On the second charge – that of delivering a baby – Mr Marrinan said: “It is ludicrous.”
The report mentions that Ms Moynihan was not the only garda to face such a challenge: “One woman was transferred following the birth of her baby to a location near her home, where arrangements were made to care for the baby while she continued working. In another one, a pregnant ban-gharda was instructed by her superior to marry the father of her child, but succeeded in resisting the instruction and retained her post.”
In a third case, Maher wrote, a recruit who was accepted to the force after an initial medical examination was dismissed after being called up several months later and discovered to be pregnant.
At the time, the Garda Press Office said that the official position on maternity leave was that gardaí were entitled to 14 weeks with full pay and a further four optional weeks without pay. It said “both married and unmarried members of the force had been on maternity leave.”
The following morning’s edition carried an update on the case – and apparent conclusion – on the bottom of the front page: “A caution for ban-gharda,” reads the headline of the piece – also written by Maher.
“ Disciplinary proceedings against the Dublin ban-gharda who had a baby last year have been concluded, it was learned last night,” reads the report. “The woman concerned has been cautioned.” The fact that the baby had been put up for adoption was not contained in the report.
The case of the male garda was “with the Department of Justice” at the time of the second story.
Speaking about the case of the “ban-gharda”, the vice-president of the GRA, Frank Mullen, said: “While accepting that standards must be maintained, I would hope that any ban- gharda finding herself pregnant out of wedlock would be treated with compassion and consideration.”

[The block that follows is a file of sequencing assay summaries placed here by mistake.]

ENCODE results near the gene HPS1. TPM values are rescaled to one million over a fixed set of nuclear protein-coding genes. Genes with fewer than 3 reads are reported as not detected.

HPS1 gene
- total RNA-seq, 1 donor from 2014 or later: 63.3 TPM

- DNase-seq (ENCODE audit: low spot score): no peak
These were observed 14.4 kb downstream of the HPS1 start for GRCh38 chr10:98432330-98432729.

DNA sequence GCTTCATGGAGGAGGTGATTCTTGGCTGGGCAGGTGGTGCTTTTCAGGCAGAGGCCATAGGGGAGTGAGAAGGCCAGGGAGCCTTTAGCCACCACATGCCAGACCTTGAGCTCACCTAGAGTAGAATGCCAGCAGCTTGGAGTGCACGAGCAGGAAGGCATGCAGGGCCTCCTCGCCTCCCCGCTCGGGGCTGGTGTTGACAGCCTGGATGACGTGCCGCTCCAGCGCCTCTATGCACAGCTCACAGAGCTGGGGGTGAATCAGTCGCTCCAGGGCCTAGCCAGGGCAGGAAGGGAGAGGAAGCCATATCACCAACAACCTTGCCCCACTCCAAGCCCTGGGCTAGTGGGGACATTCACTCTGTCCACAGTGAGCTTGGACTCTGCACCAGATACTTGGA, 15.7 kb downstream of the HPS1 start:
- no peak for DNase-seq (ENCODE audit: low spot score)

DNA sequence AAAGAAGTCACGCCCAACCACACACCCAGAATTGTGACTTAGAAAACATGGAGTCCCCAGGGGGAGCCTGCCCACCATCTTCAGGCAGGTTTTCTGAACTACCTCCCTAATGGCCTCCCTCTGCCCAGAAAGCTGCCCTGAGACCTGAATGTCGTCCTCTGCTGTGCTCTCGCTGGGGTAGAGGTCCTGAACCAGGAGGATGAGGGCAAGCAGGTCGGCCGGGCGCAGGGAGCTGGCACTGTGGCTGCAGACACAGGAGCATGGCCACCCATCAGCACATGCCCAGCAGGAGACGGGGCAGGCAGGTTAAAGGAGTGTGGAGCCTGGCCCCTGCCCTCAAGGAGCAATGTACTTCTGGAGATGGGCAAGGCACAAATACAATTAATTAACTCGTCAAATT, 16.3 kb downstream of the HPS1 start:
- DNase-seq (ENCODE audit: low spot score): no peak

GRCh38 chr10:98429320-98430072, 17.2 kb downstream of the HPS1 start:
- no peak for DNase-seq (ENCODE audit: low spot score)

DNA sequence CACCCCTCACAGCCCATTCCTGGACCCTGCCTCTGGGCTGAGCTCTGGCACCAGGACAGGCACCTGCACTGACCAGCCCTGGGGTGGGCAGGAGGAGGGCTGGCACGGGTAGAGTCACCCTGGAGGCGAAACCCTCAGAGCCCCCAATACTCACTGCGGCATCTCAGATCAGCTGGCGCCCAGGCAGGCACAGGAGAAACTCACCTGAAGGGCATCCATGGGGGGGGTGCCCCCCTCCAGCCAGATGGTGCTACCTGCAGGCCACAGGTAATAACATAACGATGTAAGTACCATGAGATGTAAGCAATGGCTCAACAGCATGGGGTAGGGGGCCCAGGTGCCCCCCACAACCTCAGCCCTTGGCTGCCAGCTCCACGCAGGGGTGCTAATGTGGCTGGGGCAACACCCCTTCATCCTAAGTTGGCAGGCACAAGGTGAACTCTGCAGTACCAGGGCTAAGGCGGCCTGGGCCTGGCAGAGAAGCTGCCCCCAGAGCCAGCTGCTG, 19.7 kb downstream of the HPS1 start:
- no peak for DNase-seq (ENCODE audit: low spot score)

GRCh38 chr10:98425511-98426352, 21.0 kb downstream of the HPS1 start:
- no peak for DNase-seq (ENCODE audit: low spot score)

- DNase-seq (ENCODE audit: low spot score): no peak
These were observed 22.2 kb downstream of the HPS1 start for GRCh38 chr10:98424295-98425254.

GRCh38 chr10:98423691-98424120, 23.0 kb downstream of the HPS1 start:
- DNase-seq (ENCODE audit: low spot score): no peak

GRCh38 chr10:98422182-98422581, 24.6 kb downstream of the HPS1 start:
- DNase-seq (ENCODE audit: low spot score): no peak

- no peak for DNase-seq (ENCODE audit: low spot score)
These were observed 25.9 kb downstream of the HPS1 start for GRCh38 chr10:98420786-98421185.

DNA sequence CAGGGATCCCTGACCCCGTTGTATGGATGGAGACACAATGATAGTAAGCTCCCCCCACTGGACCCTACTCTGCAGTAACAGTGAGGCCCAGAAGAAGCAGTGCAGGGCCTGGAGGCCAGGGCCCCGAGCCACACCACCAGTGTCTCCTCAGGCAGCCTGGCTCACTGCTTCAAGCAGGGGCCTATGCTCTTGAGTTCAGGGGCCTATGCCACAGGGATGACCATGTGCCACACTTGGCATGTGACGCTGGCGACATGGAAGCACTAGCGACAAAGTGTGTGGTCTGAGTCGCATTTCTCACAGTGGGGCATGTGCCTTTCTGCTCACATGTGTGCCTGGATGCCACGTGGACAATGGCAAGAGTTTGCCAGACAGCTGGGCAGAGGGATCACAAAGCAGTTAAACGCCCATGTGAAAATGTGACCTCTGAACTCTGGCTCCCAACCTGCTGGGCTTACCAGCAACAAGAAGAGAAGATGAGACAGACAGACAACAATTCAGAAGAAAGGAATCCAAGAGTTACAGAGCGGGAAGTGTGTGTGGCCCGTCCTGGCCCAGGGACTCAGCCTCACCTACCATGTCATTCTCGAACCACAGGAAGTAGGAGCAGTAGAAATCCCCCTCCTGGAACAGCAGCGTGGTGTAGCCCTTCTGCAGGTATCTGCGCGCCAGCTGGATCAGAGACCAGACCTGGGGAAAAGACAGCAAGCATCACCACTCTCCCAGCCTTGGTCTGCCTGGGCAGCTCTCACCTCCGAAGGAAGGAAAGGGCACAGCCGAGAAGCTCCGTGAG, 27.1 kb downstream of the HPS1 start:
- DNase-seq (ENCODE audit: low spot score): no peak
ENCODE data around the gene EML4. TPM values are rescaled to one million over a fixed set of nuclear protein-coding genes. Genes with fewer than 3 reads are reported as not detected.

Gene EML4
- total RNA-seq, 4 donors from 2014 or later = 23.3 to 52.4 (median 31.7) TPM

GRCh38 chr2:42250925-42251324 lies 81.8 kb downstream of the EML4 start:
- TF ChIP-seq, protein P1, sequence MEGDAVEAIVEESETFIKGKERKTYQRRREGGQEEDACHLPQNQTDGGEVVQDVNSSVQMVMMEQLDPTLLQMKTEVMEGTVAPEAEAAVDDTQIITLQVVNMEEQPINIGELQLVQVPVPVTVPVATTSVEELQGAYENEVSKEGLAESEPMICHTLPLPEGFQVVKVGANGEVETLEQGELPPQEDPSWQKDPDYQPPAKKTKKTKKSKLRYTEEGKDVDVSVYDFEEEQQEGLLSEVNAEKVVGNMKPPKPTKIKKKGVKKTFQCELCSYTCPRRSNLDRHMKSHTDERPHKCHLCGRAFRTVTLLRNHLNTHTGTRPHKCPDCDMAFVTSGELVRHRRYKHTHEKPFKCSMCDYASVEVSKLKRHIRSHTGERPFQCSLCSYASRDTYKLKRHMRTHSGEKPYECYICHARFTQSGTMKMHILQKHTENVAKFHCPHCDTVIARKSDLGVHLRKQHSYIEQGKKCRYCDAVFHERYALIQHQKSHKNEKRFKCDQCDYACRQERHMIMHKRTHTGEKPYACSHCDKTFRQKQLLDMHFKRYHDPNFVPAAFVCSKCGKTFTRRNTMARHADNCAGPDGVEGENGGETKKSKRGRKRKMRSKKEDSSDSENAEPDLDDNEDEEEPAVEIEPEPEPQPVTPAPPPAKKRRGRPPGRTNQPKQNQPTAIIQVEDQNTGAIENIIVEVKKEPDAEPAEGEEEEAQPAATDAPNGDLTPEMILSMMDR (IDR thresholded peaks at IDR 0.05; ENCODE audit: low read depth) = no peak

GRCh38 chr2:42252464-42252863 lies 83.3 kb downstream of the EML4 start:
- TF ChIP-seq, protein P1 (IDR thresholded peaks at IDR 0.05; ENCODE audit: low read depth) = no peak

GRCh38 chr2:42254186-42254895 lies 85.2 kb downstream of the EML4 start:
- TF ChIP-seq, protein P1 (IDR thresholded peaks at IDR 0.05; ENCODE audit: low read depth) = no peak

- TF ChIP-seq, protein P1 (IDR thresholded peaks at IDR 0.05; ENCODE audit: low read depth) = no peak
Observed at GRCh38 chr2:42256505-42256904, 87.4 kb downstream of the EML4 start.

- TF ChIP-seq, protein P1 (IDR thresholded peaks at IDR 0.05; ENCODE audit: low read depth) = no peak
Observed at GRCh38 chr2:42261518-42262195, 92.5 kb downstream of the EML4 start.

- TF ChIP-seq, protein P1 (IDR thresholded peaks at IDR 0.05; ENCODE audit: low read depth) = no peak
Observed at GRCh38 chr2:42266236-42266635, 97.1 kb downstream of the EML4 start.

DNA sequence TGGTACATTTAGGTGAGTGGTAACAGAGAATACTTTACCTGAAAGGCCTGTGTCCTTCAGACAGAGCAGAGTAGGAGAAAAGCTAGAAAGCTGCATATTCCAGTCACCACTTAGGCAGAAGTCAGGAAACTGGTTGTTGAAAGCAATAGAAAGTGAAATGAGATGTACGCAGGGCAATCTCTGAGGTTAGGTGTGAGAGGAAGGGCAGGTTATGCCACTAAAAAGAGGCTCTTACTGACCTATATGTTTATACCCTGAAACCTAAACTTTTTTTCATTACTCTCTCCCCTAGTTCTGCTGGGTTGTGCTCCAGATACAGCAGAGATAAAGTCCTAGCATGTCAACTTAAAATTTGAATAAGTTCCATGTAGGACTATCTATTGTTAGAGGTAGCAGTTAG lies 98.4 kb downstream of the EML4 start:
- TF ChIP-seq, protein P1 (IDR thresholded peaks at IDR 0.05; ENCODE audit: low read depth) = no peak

The news that the garda wouldn’t incur any disciplinary action was welcomed in many quarters, but the fact the discipline charges were brought in the first place was criticised heavily.
Mary Higgins, then information officer of single mothers’ support organisation Cherish, said the controversy showed that “the people who continue with their pregnancy become the focus for moral retribution. If she had terminated her pregnancy at an earlier stage no one would have been any the wiser.”
Ms Higgins said given the outcome of the abortion referendum after which a right to life for the unborn was inserted into the Constitution in 1983 with the eighth amendment, the case was “surely a double standard”.
The Women for Life group, in a statement, condemned the case as sexist and discriminatory. “The phrasing of the breach of discipline charge . . . implies that though her pregnancy in itself was apparently a breach of Garda discipline, its continuance and the subsequent delivery of her child compounded this breach. The veiled suggestion in the charge is obvious,” the group said.
A women’s committee of the Workers Party branded the saga “an intolerable intrusion into the private lives of citizens”.